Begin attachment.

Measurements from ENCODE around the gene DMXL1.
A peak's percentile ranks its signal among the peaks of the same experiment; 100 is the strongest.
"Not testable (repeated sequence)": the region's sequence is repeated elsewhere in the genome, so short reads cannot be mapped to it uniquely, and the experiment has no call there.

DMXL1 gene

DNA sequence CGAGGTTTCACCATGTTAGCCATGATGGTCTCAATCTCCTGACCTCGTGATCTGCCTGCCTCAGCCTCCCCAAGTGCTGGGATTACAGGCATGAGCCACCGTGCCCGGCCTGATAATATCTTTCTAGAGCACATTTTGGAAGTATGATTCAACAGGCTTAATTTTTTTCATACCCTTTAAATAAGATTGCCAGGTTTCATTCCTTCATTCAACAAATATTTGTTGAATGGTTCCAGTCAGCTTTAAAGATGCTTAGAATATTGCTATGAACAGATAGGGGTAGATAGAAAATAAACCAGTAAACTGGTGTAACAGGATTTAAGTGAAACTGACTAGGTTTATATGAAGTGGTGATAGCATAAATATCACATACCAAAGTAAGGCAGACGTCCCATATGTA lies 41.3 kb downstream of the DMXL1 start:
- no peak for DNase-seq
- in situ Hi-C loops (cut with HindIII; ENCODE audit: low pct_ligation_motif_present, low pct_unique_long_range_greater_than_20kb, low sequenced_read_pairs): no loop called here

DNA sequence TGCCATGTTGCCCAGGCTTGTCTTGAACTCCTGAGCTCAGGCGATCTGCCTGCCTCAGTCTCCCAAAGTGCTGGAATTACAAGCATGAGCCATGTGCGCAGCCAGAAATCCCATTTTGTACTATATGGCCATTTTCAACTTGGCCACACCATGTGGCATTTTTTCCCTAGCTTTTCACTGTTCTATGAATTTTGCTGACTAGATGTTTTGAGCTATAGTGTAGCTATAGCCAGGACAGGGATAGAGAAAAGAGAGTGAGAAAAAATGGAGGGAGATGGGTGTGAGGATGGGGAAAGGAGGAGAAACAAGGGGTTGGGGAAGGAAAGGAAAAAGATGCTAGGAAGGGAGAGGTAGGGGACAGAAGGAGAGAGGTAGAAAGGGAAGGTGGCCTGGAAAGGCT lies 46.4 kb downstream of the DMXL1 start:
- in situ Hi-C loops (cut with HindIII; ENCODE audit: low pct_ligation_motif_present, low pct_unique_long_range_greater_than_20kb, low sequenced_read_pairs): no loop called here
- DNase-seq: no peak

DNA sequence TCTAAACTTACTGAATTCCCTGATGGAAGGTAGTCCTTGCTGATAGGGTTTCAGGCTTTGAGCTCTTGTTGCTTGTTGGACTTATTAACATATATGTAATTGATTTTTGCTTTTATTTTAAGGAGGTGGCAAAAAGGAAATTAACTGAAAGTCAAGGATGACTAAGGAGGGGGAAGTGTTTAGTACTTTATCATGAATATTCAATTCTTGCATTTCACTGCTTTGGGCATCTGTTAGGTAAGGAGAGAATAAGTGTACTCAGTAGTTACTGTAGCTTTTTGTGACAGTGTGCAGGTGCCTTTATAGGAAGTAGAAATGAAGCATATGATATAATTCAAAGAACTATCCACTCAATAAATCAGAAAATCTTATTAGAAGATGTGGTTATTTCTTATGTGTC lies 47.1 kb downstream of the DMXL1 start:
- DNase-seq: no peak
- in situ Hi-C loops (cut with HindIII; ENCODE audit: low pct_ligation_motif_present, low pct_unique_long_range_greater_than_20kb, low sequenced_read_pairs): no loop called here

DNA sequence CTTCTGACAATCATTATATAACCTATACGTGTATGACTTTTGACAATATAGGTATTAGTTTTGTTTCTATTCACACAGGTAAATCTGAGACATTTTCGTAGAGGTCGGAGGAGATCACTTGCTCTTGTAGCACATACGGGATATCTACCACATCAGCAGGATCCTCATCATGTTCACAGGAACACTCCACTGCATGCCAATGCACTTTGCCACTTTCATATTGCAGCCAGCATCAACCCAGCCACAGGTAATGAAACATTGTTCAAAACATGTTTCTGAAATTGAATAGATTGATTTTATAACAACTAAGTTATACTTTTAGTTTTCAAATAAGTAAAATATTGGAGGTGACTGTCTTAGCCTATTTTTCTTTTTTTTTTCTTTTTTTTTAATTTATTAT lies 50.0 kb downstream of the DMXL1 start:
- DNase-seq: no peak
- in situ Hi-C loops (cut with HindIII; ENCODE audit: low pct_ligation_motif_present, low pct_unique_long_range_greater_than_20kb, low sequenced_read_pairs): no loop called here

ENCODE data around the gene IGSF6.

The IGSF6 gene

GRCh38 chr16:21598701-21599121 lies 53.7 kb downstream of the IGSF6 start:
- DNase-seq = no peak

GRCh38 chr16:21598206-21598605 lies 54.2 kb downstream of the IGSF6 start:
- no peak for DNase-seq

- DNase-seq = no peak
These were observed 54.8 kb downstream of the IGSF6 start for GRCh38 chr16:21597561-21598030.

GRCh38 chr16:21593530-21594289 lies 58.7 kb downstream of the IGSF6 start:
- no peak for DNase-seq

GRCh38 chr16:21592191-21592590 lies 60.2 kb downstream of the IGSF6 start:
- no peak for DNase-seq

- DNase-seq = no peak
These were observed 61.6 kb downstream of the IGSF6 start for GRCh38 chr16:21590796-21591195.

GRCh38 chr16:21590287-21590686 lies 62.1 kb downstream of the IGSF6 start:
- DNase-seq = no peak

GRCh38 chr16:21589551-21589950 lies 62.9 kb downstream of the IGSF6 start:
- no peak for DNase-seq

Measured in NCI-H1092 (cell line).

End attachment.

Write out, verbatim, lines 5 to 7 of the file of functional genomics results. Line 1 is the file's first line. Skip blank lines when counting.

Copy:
DNA sequence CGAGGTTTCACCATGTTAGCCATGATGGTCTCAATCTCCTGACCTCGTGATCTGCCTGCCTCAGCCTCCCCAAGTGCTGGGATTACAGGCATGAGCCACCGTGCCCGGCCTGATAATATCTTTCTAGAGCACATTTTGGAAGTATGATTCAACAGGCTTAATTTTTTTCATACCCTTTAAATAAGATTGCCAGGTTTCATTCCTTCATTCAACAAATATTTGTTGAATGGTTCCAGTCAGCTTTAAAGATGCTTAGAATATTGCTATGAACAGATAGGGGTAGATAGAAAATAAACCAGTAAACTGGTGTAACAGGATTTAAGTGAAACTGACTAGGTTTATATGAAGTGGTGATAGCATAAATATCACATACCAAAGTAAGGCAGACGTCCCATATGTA lies 41.3 kb downstream of the DMXL1 start:
- no peak for DNase-seq
- in situ Hi-C loops (cut with HindIII; ENCODE audit: low pct_ligation_motif_present, low pct_unique_long_range_greater_than_20kb, low sequenced_read_pairs): no loop called here